Most publications in regard to candidates for office are general, and reach a large number of persons besides those who are interested as electors. Moreover, many of the charges touching conduct and private character affect only remotely the fitness of the candidate for the performance of the duties of a particular office, while, if false, they may be exceedingly damaging. These and other considerations, make it proper to limit the privilege as to

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statements touching only the general interest of the whole community, and likely to become generally known, as it is not limited in making statements to a particular person to whom one owes a duty, as in answering an inquiry as to the character of a servant. We are of opinion that there was no error in the refusal of this request. For other cases in Massachusetts bearing upon the general subject, see Commonwealth v. Clap, 4 Mass. 163; Dodds v. Henry, 9 Mass. 262; Bradley v. Heath, 12 Pick. 163; Curtis v. Mussey, 6 Gray 261; Smith v. Higgins, 16 Gray 251; "Joannes" v. Bennett, 5 Allen 169; Commonwealth v. Wardwell, 136 Mass. 164; Haynes v. Clinton Printing Co. 169 Mass. 512.

As to all the charges alleged to be libellous, the jury were instructed that if they were true, the defendant should be acquitted. R. L. c. 219, ยง 8.

The defendant Bayliss' twenty-first request for an instruction was rightly refused because it did not refer to the possibility of conviction on the ground of express malice. We are also of opinion that this and his twenty-second request and other similar requests were rightly refused, because the charges relied on by the Commonwealth were all of matters of alleged fact and none of them purported to be made as reasonable criticism or comment upon the real acts of Woods, or the consequences likely to follow from his acts. The requests were, therefore, inapplicable to the evidence.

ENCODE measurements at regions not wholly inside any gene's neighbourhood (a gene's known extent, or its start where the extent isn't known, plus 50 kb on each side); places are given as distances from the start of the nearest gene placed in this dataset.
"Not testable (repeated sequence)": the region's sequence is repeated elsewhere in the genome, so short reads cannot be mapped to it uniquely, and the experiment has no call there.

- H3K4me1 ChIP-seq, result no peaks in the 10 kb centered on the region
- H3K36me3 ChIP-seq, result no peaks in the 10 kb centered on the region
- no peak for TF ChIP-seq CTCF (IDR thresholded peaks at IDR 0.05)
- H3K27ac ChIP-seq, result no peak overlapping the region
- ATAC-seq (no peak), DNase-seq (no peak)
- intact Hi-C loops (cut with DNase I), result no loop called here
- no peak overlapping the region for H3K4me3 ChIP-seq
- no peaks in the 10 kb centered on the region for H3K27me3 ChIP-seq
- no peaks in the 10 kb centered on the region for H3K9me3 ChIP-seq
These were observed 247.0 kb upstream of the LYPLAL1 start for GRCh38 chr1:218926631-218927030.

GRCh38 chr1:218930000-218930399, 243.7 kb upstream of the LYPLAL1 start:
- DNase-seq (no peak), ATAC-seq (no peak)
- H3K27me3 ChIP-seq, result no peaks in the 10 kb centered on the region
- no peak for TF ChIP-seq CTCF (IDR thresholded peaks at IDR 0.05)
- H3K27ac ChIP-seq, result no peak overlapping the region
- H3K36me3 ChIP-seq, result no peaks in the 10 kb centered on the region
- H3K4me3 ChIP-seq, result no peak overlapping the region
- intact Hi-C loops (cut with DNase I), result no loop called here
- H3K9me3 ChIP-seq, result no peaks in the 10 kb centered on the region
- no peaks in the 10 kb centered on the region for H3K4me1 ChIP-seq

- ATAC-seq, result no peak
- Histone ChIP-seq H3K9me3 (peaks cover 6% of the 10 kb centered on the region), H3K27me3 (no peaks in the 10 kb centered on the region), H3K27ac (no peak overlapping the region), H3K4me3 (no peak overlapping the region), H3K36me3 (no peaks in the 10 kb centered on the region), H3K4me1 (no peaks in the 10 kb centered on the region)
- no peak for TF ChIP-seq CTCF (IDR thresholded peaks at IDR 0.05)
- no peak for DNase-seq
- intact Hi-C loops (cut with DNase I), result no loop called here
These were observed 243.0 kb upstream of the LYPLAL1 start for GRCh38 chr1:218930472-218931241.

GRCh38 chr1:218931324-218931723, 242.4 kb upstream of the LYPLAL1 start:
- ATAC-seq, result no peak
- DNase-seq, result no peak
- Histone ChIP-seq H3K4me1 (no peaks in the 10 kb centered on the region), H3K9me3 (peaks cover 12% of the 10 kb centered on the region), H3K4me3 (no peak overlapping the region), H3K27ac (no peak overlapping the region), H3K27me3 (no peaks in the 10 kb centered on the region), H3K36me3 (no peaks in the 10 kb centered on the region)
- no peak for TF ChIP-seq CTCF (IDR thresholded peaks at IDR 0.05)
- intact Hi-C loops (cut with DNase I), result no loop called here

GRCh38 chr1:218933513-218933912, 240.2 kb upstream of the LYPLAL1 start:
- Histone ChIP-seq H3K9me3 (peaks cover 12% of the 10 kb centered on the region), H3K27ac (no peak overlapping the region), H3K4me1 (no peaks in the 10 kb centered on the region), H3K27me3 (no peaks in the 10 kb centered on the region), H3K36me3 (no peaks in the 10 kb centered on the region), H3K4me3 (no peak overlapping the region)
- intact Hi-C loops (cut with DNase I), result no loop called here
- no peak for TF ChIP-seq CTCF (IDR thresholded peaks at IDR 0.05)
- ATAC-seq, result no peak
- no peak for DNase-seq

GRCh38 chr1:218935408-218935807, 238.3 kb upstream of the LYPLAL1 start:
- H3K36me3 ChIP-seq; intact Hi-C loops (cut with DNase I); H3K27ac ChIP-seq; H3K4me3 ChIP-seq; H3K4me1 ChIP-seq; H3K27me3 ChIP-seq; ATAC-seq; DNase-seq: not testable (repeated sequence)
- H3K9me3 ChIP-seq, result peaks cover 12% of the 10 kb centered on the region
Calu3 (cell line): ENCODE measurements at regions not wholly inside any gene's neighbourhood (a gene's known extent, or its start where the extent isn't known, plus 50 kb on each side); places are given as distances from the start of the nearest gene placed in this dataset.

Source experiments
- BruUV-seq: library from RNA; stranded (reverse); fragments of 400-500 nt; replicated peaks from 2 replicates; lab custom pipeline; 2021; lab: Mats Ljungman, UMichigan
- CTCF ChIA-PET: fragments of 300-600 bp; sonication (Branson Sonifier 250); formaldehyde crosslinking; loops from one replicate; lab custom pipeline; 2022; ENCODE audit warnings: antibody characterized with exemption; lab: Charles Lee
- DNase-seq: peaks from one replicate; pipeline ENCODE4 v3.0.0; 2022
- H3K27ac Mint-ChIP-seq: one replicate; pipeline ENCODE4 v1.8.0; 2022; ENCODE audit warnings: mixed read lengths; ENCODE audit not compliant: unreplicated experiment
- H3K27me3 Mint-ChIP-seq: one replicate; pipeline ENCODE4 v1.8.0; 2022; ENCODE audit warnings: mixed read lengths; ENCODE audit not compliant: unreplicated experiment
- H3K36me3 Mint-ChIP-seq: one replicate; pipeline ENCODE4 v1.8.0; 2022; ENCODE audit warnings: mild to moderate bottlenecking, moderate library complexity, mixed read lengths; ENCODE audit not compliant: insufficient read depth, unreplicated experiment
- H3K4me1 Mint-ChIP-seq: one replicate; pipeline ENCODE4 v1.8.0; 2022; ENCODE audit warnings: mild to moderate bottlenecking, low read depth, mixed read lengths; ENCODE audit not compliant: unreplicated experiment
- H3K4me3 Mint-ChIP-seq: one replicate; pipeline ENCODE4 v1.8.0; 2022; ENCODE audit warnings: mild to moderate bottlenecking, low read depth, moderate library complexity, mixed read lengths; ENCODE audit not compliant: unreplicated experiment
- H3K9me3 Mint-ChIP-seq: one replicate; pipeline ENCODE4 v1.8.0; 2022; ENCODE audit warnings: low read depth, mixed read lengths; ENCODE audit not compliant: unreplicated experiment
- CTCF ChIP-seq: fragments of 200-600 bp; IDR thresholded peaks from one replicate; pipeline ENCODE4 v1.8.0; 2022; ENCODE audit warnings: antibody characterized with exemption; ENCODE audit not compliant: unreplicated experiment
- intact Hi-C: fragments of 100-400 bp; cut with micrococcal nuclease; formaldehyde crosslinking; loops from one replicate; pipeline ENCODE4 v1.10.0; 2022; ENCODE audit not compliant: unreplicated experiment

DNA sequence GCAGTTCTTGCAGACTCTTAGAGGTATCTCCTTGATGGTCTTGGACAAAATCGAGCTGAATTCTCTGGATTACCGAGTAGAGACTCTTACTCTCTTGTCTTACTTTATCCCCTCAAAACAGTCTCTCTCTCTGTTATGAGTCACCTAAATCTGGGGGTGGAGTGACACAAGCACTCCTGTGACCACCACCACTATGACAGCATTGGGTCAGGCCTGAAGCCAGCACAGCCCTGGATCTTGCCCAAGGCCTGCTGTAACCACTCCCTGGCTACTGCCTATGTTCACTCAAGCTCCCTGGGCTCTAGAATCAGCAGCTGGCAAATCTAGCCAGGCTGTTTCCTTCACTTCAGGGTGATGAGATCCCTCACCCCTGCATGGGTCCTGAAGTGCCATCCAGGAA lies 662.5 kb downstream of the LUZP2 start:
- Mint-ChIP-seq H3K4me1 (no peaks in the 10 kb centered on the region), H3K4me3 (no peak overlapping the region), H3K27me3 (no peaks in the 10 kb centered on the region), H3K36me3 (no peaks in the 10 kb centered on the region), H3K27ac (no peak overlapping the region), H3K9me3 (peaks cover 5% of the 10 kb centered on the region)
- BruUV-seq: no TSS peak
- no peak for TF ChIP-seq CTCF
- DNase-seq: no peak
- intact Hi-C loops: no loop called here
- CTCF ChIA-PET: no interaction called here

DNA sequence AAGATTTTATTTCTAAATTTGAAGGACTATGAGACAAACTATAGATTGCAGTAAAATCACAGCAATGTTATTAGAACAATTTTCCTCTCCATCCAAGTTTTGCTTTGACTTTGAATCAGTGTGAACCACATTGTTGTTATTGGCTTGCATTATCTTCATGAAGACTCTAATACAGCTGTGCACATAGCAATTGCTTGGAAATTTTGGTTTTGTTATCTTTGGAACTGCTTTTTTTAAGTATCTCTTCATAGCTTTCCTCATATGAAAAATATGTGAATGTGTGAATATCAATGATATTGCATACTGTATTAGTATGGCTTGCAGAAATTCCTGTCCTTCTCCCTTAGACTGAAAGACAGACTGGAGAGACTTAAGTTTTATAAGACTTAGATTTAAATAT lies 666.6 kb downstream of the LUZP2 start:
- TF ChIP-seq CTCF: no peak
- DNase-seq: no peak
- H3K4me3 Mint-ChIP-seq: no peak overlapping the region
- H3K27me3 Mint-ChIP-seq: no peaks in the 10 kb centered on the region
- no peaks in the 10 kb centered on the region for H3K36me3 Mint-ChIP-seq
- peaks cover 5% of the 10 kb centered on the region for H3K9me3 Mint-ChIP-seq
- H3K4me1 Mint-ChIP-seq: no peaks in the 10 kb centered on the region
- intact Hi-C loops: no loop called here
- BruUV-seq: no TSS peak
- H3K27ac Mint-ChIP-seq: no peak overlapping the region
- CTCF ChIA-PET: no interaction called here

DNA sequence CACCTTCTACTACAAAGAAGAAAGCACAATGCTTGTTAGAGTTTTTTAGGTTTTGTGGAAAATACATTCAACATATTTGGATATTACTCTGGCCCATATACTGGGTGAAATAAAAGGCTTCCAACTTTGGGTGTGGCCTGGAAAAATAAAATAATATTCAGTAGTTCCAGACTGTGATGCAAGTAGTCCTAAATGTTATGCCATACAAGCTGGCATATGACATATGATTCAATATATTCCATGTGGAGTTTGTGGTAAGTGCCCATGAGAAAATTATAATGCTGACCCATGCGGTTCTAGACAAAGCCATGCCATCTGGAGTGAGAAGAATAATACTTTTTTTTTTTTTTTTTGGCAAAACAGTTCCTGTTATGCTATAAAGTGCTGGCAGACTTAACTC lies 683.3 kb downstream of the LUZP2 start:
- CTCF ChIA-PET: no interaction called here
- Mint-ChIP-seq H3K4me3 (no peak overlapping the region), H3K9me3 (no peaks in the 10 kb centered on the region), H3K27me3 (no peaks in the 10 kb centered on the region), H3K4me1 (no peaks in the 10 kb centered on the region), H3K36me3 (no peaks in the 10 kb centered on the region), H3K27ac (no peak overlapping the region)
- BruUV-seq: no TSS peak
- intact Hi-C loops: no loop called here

The instruction that the truth, if proved, was a justification of the statements, in the absence of express malice, sustains so much of the defense as was applicable to these charges under the law. If the charges as to matters of fact were shown to be true, there was complete justification, as there was nothing else left that was libellous. If they were not true, there was no part of the defamatory language that was a fair criticism and reasonable comment on facts. The defendants were not injured by the failure of the judge to instruct the jury as to the law of qualified privilege.

The defendant Bayliss contends that there was no evidence that would warrant the jury in finding him legally responsible for the libels, or any part of them. We are of opinion that the judge was right in leaving to the jury the question whether he arranged to state libellous matter to a person representing the newspaper,

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and whether it was so published in pursuance of that arrangement. Although there was some contradiction, there was much evidence and many circumstances tending to show that he intended that this libellous matter should be published against Woods, and there was no dispute that he furnished the substance of it to the reporter of the newspaper, knowing that it was being taken with a view to its ultimate publication. Without reviewing the testimony, we are of opinion that there was no error in this part of the case.

Exceptions overruled.